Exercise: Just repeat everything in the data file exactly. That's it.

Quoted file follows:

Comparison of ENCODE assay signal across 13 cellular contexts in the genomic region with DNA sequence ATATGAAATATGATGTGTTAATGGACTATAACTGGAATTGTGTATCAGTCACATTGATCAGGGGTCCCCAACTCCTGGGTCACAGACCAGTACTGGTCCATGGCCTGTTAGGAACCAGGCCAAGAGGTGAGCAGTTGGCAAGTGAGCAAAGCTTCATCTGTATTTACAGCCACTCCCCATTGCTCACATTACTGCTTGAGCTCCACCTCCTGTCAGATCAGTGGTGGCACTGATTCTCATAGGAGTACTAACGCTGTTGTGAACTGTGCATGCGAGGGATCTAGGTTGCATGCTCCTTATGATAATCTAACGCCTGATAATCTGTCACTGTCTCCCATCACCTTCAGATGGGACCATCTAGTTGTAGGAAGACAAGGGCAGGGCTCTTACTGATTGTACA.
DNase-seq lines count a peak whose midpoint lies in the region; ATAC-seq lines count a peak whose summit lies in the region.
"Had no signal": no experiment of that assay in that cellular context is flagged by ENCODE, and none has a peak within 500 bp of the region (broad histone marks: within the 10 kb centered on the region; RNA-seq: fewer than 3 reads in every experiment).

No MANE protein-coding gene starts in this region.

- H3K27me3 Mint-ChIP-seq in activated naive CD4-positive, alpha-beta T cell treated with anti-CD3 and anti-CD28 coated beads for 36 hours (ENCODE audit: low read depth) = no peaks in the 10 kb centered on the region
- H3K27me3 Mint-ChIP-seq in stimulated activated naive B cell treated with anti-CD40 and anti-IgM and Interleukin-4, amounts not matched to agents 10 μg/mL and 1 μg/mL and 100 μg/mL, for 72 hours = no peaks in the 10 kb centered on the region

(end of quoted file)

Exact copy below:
Comparison of ENCODE assay signal across 13 cellular contexts in the genomic region with DNA sequence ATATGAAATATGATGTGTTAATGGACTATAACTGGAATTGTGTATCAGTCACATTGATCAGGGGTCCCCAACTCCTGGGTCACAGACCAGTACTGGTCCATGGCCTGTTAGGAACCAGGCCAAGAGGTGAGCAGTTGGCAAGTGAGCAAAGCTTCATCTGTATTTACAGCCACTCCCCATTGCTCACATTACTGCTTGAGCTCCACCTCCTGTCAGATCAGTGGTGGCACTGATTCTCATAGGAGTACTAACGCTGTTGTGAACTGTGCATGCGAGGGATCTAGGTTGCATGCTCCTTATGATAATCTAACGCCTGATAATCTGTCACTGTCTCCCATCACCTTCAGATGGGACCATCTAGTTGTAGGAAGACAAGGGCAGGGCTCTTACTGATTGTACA.
DNase-seq lines count a peak whose midpoint lies in the region; ATAC-seq lines count a peak whose summit lies in the region.
"Had no signal": no experiment of that assay in that cellular context is flagged by ENCODE, and none has a peak within 500 bp of the region (broad histone marks: within the 10 kb centered on the region; RNA-seq: fewer than 3 reads in every experiment).

No MANE protein-coding gene starts in this region.

- H3K27me3 Mint-ChIP-seq in activated naive CD4-positive, alpha-beta T cell treated with anti-CD3 and anti-CD28 coated beads for 36 hours (ENCODE audit: low read depth) = no peaks in the 10 kb centered on the region
- H3K27me3 Mint-ChIP-seq in stimulated activated naive B cell treated with anti-CD40 and anti-IgM and Interleukin-4, amounts not matched to agents 10 μg/mL and 1 μg/mL and 100 μg/mL, for 72 hours = no peaks in the 10 kb centered on the region